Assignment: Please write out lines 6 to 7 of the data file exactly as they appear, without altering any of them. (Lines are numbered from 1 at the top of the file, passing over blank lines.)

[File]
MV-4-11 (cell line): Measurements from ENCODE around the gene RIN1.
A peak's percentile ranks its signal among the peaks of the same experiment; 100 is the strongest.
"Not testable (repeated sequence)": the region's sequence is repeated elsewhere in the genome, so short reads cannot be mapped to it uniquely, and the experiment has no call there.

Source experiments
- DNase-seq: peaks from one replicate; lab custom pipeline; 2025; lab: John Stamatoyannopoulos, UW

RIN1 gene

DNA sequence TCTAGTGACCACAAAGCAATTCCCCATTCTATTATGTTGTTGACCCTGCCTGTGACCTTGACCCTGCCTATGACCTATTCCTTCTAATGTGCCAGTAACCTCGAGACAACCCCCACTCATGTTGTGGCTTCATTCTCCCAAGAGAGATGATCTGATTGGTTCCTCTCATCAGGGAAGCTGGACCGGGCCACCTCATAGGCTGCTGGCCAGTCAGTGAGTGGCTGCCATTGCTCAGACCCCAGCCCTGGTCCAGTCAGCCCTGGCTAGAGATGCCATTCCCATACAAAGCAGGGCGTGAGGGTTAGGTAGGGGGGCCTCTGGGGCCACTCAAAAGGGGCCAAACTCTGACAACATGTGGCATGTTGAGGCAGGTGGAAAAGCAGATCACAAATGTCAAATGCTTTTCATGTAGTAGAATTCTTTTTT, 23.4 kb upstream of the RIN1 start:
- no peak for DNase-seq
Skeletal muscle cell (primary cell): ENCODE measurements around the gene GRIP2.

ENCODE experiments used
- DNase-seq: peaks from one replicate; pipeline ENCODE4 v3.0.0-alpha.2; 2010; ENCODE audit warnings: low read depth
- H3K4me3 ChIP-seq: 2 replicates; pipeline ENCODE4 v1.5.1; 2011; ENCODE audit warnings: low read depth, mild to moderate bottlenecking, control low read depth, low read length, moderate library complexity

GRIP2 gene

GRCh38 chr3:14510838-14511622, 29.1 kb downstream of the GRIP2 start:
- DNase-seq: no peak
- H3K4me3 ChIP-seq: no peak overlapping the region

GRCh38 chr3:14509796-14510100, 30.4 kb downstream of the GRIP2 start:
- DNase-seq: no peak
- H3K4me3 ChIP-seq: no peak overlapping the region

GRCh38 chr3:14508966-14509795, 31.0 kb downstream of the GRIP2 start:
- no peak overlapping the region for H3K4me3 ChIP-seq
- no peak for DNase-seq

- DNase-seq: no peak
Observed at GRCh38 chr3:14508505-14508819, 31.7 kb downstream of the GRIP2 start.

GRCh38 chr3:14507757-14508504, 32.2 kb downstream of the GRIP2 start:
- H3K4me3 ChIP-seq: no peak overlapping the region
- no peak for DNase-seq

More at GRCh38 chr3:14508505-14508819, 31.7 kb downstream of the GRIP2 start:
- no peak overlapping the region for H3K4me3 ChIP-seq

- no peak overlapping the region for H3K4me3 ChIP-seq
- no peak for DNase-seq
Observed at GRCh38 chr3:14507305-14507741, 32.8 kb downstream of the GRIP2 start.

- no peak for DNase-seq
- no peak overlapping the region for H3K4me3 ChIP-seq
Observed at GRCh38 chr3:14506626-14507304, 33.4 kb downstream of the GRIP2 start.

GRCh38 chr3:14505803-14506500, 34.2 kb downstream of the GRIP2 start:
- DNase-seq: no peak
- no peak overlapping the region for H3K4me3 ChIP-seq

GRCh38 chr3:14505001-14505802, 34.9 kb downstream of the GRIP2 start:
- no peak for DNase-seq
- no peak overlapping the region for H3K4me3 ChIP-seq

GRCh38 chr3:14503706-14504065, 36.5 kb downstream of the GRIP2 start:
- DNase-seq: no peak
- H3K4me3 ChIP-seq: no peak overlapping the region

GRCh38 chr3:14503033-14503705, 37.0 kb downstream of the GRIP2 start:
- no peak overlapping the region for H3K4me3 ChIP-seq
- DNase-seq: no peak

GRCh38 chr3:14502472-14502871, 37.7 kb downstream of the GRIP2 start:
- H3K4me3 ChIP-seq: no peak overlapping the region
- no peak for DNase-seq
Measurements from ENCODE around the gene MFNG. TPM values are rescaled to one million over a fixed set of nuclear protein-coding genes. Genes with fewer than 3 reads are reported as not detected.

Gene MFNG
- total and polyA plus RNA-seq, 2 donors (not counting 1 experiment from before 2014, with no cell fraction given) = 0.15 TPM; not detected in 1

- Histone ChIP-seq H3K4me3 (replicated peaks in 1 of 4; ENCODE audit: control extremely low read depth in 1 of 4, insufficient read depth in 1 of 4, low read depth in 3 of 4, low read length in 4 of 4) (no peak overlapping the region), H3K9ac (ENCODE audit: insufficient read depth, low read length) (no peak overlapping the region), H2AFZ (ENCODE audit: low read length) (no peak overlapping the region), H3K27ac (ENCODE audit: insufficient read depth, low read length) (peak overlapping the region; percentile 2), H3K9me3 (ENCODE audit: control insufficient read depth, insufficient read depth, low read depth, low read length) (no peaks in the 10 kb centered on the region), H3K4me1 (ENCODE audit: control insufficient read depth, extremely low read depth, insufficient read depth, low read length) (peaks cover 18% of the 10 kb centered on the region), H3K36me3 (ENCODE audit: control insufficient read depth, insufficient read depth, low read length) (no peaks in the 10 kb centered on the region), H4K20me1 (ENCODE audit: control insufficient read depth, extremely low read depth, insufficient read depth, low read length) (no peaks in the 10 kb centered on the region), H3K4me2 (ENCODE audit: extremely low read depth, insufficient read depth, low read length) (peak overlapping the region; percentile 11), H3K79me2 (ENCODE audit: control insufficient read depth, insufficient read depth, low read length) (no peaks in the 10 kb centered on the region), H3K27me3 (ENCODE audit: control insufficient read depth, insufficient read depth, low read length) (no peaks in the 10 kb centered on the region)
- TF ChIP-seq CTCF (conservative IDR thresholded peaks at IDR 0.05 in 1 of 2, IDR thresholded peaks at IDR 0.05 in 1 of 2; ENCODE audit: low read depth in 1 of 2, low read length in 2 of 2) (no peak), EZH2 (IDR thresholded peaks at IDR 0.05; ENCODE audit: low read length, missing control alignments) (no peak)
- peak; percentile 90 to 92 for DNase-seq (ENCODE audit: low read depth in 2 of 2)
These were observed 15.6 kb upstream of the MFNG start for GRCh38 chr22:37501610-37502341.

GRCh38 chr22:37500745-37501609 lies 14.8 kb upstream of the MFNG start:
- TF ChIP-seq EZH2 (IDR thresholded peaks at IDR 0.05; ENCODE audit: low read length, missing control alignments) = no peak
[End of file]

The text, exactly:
RIN1 gene

DNA sequence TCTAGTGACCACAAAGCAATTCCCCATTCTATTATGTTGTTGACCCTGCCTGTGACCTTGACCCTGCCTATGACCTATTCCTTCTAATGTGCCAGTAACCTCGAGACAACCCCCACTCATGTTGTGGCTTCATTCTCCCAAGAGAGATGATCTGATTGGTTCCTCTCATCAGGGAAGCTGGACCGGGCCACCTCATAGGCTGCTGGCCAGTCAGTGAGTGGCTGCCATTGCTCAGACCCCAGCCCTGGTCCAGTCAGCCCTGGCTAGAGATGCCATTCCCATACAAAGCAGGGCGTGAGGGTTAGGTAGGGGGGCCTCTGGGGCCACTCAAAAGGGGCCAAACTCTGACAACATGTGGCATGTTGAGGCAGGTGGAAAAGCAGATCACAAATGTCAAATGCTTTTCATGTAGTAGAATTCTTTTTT, 23.4 kb upstream of the RIN1 start: